You sleep, and Hitchcock’s waiting
in your armchair, chewing pistachios,
plotting on a board. How
could you miss him, the heavy
breath, thick enough for pigeons
to perch on? Even as you sleep,
his feet push back the rug,
revealing the things
you thought you’d forgotten:
broken scissors, the man’s heart
you broke. You don’t remember,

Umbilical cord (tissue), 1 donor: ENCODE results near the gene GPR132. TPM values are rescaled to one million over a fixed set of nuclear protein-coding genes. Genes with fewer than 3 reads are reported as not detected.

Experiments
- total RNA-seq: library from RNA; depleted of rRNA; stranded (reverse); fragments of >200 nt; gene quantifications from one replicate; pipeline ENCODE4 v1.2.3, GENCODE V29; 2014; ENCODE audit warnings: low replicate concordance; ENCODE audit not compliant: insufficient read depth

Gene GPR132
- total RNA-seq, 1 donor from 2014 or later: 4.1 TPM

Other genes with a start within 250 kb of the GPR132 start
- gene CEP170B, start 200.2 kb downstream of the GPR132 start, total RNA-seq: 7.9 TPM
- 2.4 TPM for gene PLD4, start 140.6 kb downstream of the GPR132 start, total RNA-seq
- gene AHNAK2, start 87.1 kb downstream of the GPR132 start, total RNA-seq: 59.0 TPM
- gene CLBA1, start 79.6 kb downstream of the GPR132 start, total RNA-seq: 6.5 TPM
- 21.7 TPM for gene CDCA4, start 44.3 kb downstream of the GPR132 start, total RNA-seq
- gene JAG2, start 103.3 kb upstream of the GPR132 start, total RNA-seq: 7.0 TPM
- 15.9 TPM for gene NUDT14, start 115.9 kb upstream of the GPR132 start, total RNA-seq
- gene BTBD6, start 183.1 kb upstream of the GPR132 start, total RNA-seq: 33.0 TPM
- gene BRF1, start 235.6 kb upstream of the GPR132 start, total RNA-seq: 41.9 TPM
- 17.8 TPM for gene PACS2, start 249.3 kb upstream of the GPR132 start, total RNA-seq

but he does, sitting in your chair,
watching the blondes
on Astrology TV flip cards
and make promises. The noise
you hear at 3 a.m. is not a crow
announcing carrion: it’s his urge
to squeeze a mandarin orange
and let it bleed through his fingers.
To quench something,
to leave a stain on the floor.
carl boon lives and works in Izmir, Turkey. His poems appear in dozens of magazines, most recently Two Thirds North, Jet Fuel Review, Blast Furnace, and the Kentucky Review.